4. Hatton, Timothy J., 2014. "The economics of international migration: A short history of the debate," Labour Economics, Elsevier, vol. 30(C), pages 43-50.
    5. Gordon H. Hanson, 2006. "Illegal Migration from Mexico to the United States," Journal of Economic Literature, American Economic Association, vol. 44(4), pages 869-924, December.
    6. Ran Abramitzky & Leah Platt Boustan & Katherine Eriksson, 2012. "Europe's Tired, Poor, Huddled Masses: Self-Selection and Economic Outcomes in the Age of Mass Migration," American Economic Review, American Economic Association, vol. 102(5), pages 1832-1856, August.
    7. Hanson, Gordon H., 2010. "International Migration and the Developing World," Handbook of Development Economics, in: Dani Rodrik & Mark Rosenzweig (ed.), Handbook of Development Economics, edition 1, volume 5, chapter 0, pages 4363-4414, Elsevier.
    8. Ran Abramitzky & Leah Boustan, 2017. "Immigration in American Economic History," Journal of Economic Literature, American Economic Association, vol. 55(4), pages 1311-1345, December.
    9. Jaschke, Philipp & Keita, Sekou, 2021. "Say it like Goethe: Language learning facilities abroad and the self-selection of immigrants," Journal of Development Economics, Elsevier, vol. 149(C).
    10. Alexander Patt & Jens Ruhose & Simon Wiederhold & Miguel Flores, 2017. "International Emigrant Selection on Occupational Skills," CESifo Working Paper Series 6527, CESifo.
    11. Biavaschi, Costanza, 2016. "Recovering the counterfactual wage distribution with selective return migration," Labour Economics, Elsevier, vol. 38(C), pages 59-80.
    12. Milo Bianchi, 2013. "Immigration Policy and Self-Selecting Migrants," Journal of Public Economic Theory, Association for Public Economic Theory, vol. 15(1), pages 1-23, February.
    13. David Escamilla-Guerrero & Moramay Lopez-Alonso, 2020. "Migrant self-selection in the presence of random shocks. Evidence from the Panic of 1907," Oxford Economic and Social History Working Papers _179, University of Oxford, Department of Economics.
    14. Stolz, Yvonne & Baten, Joerg, 2012. "Brain drain in the age of mass migration: Does relative inequality explain migrant selectivity?," Explorations in Economic History, Elsevier, vol. 49(2), pages 205-220.
    15. Valsecchi, Michele, 2014. "Land property rights and international migration: Evidence from Mexico," Journal of Development Economics, Elsevier, vol. 110(C), pages 276-290.
    16. Andrés Villarreal, 2016. "The Education-Occupation Mismatch of International and Internal Migrants in Mexico, 2005–2012," Demography, Springer;Population Association of America (PAA), vol. 53(3), pages 865-883, June.
    17. Djajic, Slobodan & Kirdar, Murat G. & Vinogradova, Alexandra, 2016. "Source-country earnings and emigration," Journal of International Economics, Elsevier, vol. 99(C), pages 46-67.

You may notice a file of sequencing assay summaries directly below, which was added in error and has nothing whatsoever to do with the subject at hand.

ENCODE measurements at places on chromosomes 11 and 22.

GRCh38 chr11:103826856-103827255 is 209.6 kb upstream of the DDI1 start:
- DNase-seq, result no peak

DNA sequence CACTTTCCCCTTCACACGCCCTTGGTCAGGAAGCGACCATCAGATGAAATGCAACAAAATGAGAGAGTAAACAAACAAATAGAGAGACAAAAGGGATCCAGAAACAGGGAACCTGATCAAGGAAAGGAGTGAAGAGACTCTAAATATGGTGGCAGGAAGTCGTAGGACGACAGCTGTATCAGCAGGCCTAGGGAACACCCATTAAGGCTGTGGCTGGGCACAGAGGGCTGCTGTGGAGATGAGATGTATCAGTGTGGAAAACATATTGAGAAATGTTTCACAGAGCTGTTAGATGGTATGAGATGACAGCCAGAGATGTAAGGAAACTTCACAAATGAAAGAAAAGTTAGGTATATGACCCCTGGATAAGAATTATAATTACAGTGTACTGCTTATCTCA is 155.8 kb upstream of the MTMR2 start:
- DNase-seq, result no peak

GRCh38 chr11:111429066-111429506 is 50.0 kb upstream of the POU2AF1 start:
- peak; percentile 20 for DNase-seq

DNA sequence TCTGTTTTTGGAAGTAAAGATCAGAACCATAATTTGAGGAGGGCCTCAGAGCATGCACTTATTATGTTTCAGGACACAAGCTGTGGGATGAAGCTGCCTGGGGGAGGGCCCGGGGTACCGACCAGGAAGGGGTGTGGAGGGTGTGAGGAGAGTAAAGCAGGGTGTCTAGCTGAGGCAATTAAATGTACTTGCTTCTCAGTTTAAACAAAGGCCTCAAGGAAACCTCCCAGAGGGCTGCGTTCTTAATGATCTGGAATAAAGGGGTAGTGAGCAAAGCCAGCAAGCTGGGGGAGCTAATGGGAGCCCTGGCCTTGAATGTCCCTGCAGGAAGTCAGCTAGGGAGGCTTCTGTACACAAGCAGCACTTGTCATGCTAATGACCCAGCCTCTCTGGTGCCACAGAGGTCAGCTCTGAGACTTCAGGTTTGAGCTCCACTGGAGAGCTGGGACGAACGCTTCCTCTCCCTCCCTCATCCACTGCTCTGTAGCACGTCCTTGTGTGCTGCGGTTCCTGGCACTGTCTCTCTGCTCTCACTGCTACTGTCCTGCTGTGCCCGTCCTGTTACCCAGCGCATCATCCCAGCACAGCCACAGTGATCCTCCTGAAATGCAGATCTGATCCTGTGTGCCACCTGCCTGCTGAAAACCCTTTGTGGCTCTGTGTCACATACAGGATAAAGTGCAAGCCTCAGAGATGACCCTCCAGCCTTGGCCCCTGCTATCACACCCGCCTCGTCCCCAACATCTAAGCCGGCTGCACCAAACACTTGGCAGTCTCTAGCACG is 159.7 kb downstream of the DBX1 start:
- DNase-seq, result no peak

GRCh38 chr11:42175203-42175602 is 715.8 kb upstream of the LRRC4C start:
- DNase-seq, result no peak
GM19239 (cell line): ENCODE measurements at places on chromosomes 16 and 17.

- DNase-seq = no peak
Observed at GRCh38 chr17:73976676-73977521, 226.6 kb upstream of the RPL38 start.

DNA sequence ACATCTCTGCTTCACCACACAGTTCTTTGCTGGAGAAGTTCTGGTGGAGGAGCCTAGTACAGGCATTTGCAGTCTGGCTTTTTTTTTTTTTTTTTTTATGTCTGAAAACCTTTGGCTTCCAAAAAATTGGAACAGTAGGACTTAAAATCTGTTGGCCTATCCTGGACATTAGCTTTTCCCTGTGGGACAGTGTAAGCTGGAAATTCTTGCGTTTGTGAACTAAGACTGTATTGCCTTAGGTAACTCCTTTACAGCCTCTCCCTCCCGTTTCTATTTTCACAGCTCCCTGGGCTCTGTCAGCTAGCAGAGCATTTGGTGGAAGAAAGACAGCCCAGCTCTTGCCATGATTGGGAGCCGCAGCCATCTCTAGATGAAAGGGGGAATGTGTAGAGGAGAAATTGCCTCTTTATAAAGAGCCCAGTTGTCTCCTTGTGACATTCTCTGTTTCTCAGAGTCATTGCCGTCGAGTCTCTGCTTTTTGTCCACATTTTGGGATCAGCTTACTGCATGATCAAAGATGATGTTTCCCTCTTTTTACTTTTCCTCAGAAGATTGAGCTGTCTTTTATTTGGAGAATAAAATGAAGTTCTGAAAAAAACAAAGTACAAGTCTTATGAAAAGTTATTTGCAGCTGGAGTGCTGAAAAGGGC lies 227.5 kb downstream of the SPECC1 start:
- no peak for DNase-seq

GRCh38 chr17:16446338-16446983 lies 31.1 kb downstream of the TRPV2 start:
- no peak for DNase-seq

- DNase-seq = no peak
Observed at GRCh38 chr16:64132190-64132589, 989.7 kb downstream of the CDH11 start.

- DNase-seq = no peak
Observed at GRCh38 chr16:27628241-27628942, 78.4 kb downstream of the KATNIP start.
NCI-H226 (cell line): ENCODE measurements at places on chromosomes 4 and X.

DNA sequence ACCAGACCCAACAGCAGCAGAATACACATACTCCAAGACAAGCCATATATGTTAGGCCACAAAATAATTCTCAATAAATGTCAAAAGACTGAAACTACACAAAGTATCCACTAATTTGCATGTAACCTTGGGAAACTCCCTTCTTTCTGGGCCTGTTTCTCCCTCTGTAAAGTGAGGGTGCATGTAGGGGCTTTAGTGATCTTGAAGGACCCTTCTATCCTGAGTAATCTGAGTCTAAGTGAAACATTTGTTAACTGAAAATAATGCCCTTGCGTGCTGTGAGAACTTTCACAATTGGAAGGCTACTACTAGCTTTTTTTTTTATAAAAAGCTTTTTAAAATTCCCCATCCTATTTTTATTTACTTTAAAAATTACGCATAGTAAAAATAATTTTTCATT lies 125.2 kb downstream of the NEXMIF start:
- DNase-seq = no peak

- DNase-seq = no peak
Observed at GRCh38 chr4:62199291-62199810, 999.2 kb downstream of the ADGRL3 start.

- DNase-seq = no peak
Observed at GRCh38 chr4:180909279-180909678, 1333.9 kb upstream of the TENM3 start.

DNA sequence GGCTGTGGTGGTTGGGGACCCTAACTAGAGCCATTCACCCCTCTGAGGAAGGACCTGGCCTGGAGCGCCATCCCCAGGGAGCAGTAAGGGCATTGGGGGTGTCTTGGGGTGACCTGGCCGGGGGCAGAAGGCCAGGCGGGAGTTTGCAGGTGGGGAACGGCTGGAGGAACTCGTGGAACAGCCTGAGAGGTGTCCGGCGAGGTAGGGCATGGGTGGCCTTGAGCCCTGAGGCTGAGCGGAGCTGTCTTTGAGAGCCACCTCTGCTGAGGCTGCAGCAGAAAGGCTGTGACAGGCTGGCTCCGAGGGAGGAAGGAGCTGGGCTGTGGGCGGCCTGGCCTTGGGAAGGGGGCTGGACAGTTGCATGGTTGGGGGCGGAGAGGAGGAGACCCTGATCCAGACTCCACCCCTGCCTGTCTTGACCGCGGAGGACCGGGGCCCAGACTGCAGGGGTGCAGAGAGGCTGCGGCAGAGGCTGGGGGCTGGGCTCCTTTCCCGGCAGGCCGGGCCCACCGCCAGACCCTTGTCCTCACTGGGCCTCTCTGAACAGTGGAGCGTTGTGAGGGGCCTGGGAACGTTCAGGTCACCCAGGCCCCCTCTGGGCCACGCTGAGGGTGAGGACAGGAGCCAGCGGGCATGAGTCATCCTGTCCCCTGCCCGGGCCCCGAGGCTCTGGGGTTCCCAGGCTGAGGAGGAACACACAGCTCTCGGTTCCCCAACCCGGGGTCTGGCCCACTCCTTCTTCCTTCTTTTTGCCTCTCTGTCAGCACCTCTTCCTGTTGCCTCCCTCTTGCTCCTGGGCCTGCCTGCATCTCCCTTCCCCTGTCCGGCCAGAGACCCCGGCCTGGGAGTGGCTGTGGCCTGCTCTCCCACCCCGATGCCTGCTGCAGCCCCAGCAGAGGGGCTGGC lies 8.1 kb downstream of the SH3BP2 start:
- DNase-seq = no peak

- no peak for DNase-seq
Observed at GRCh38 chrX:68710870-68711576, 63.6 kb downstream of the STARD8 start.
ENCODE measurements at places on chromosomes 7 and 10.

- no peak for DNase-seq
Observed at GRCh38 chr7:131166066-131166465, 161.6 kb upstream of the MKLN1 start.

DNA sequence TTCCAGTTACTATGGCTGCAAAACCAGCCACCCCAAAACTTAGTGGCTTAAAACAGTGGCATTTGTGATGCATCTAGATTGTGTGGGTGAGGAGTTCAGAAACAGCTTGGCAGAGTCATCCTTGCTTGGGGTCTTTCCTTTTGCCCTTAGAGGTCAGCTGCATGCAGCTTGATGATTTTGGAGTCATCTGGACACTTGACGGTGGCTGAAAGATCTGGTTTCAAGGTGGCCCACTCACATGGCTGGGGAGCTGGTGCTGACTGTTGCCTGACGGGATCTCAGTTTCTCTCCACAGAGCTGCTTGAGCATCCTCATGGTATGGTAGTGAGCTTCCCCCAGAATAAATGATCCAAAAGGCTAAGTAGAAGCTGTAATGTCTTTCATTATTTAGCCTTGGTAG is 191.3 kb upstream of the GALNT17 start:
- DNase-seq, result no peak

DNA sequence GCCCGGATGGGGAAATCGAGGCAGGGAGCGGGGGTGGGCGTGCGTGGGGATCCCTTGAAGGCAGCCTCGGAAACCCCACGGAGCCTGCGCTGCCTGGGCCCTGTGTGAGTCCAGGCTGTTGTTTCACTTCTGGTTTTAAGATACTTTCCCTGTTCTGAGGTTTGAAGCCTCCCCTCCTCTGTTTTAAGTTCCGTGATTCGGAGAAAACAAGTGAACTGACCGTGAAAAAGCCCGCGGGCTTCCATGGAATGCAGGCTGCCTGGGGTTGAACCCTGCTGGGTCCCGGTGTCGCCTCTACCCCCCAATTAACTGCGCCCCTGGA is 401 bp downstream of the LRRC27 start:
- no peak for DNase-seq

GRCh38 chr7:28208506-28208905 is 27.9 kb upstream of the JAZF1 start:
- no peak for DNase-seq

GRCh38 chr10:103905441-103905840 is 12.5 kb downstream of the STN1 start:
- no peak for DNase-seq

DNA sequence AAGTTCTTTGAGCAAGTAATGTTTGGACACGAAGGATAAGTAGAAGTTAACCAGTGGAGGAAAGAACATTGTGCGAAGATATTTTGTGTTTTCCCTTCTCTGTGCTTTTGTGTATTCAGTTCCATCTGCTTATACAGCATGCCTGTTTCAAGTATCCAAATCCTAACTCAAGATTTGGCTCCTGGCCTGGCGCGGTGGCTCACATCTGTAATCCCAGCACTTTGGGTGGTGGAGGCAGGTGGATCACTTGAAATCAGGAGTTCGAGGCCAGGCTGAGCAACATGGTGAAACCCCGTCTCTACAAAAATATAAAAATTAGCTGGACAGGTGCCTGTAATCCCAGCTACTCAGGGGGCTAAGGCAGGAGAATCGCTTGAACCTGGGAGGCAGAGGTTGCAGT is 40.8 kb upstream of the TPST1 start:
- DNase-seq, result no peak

18. Gordon Hanson & Chen Liu & Craig McIntosh, 2017. "The Rise and Fall of U.S. Low-Skilled Immigration," Brookings Papers on Economic Activity, Economic Studies Program, The Brookings Institution, vol. 48(1 (Spring), pages 83-168.
    19. Christian Dustmann & Joseph-Simon Görlach, 2016. "The Economics of Temporary Migrations," Journal of Economic Literature, American Economic Association, vol. 54(1), pages 98-136, March.
    20. Assunção, Juliano Junqueira & Carvalho, Leandro, 2013. "Financial Constraints, Endogenous Educational Choices and Self-Selection of Migrants," Brazilian Review of Econometrics, Sociedade Brasileira de Econometria - SBE, vol. 33(2), November.

    More about this item

    JEL classification:

    • J61 - Labor and Demographic Economics - - Mobility, Unemployment, Vacancies, and Immigrant Workers - - - Geographic Labor Mobility; Immigrant Workers

    NEP fields

    This paper has been announced in the following NEP Reports:

    Statistics

    Access and download statistics

    Corrections

    All material on this site has been provided by the respective publishers and authors. You can help correct errors and omissions. When requesting a correction, please mention this item's handle: RePEc:nbr:nberwo:18298. See general information about how to correct material in RePEc.

    For technical questions regarding this item, or to correct its authors, title, abstract, bibliographic or download information, contact: (). General contact details of provider: https://edirc.repec.org/data/nberrus.html .

    If you have authored this item and are not yet registered with RePEc, we encourage you to do it here. This allows to link your profile to this item. It also allows you to accept potential citations to this item that we are uncertain about.

    If CitEc recognized a reference but did not link an item in RePEc to it, you can help with this form .

    If you know of missing items citing this one, you can help us creating those links by adding the relevant references in the same way as above, for each refering item. If you are a registered author of this item, you may also want to check the "citations" tab in your RePEc Author Service profile, as there may be some citations waiting for confirmation.

    Please note that corrections may take a couple of weeks to filter through the various RePEc services.

    IDEAS is a RePEc service hosted by the Research Division of the Federal Reserve Bank of St. Louis . RePEc uses bibliographic data supplied by the respective publishers.